an Oxford Companion style reference work presenting capsule summaries regarding holdings relevant to more than 250 topics.
Curator Andrea Immel. Links to other sites relating to children's books. With pictures from the collection. ( Princeton University has received a gift of an extensive and very distinguished collection of children's books and related items, together with a pledge of $8 million to create facilities for them within Firestone Library and to endow related scholarly and outreach activities. The collection, known as the Cotsen Children's Collection, is the gift of Lloyd E. Cotsen, a member of the Class of 1950, and a charter trustee of the University. Cotsen is chairman and CEO of Neutrogena Corporation of Los Angeles. He began his career with the company in 1957 and developed the marketing strategy that has made the amber-colored, translucent bar of Neutrogena soap a successful product. The gift provides funds for a leading-edge research library with exhibit areas, utilizing interactive techniques and new technology to make the Cotsen Children's Library accessible to both scholars and groups of visiting children. The Cotsen Library will have its own curator, who will oversee a wide range of activities, including visits by outside scholars, annual colloquia on children's literature, research publications, and publication of a multi-volume catalog. Highlights of the Cotsen holdings include a unique privately printed first edition of Beatrix Potter's The Tale of Peter Rabbit, inscribed as a Christmas present to Potter's cousin. The oldest items date from the 15th century: These include a Latin primer from 1486 consisting of hexameter couplets and moral one- liners representing the practical advice of a father to his son -- "read books," "shun whores," etc. -- and a Latin translation of the ancient Hindu fables of "Bidpai" printed in 1489.)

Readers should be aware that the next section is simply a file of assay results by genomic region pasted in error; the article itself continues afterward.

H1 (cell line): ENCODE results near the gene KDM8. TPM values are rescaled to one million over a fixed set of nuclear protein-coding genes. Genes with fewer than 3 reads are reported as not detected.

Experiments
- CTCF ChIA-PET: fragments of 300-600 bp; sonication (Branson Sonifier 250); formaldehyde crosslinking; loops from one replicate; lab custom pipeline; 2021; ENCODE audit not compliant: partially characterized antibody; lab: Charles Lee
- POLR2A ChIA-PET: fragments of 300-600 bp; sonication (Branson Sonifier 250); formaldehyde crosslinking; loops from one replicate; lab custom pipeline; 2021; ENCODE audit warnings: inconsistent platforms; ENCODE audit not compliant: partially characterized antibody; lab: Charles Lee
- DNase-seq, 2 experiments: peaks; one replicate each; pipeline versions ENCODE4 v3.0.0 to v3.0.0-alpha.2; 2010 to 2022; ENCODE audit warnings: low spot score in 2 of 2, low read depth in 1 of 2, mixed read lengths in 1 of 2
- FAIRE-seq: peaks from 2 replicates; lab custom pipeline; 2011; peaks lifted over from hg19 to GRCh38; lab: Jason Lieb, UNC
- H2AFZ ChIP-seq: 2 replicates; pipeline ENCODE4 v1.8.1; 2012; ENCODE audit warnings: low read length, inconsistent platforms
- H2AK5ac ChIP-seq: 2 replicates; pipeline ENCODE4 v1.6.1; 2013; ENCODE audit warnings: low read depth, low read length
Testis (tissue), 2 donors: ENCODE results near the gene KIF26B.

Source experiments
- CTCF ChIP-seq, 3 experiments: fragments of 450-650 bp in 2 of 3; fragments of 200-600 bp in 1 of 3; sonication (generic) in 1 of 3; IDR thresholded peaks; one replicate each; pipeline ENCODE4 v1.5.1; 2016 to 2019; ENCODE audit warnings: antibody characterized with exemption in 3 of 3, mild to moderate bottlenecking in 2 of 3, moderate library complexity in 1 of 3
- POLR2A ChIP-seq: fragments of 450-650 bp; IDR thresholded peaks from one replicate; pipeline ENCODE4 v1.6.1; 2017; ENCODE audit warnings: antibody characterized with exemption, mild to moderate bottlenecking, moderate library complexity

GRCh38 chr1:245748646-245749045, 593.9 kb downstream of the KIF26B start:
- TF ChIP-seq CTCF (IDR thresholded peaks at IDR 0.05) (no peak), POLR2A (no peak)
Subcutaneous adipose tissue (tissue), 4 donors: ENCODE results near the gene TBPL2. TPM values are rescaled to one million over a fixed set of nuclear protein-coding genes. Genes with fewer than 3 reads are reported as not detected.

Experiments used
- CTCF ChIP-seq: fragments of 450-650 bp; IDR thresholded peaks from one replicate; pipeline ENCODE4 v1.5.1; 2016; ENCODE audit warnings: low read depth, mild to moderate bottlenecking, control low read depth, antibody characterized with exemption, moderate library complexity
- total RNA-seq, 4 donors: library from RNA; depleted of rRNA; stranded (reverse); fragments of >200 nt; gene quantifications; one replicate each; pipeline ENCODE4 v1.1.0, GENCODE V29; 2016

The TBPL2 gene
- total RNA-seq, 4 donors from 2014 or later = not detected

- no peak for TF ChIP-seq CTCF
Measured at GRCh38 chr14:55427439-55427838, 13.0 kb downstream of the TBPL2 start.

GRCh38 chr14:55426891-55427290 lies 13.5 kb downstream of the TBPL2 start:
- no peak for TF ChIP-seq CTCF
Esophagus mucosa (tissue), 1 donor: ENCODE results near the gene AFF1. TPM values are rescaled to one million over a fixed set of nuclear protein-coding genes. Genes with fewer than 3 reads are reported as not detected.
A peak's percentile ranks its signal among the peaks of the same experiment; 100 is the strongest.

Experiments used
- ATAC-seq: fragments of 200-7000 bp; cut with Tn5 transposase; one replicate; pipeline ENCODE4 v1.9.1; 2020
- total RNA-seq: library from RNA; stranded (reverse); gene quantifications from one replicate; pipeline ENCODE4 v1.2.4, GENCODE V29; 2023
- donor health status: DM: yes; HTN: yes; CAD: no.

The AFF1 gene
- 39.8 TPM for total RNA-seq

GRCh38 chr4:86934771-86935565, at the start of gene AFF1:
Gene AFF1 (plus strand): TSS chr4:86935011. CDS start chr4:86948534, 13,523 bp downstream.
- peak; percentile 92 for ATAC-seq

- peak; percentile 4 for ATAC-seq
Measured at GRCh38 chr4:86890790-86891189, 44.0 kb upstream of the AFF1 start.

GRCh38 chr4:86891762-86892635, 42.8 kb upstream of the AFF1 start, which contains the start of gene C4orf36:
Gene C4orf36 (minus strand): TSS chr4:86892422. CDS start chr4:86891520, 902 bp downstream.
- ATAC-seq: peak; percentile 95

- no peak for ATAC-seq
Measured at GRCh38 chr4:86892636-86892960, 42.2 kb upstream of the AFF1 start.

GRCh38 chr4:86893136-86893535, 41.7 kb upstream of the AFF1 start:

American Library Association. This is a list of book related links, both to bookschool information and general links. Very usefull page.
one of the largest and most heavily used libraries of manuscripts, rare books, and special collections in the United States. As the primary center of special collections within the library system at Berkeley, Bancroft supports major research and reference activities and plays a leading role in the development of research collections. The GLADIS library catalogs can be accessed from their homepage. The library's RARE BOOKS COLLECTION was founded in 1954. It is responsible for collecting, preserving, and making accessible old, rare, fragile, and sensitive materials over the entire range of the Library of Congress classification scheme. Images from the Bancroft Library Pictorial Collection can be viewed at CALIFORNIA CORNERSTONES. In the PHOTOGRAPHY LINKS section of our website you can find links to the Bancroft Library Pictorial Collections and the Hearst Mining Collection of Views by C.E.Watkins.
The Rare Books Department has a very large collection, mostly contemporary, books and pamphlets on the French revolution. There is also a section Bibliography and Typography that contains old presses (Caxton) and modern private presses.
Catalog Librarian for the German Library Project, located at the German Society in Pennsylvania. Scott is a member of the Western European Specialists Section and the Rare Books and Manuscripts Section of the Ass. of College and Research Libraries.
website with links to Electronic Resources and Exhibits (The Special Collections Department, located in Alderman Library, administers for the University Library system over 10.1 million manuscripts, 2.4 million items in the University archives, and 237,300 rare books, as well as ca. 3,500 maps, over 4,000 broadsides, more than 125,000 photographs and small prints, over 8,000 reels of microfilm, nearly 8,000 microfiche, and substantial holdings of audio recordings, motion picture films, and ephemera.) , National and International Special Collections, the Electronic Text Center (the University of Virginia combines an on-line archive of thousands of SGML-encoded electronic texts (some of which are publicly available) with a library-based Center housing hardware and software suitable for the creation and analysis of text. Through ongoing training sessions and support of individual teaching and research projects, the Center is building a diverse and expanding user community locally, and providing a potential model for similar enterprises at other institutions.) , and Special Collections Resources on the Internet.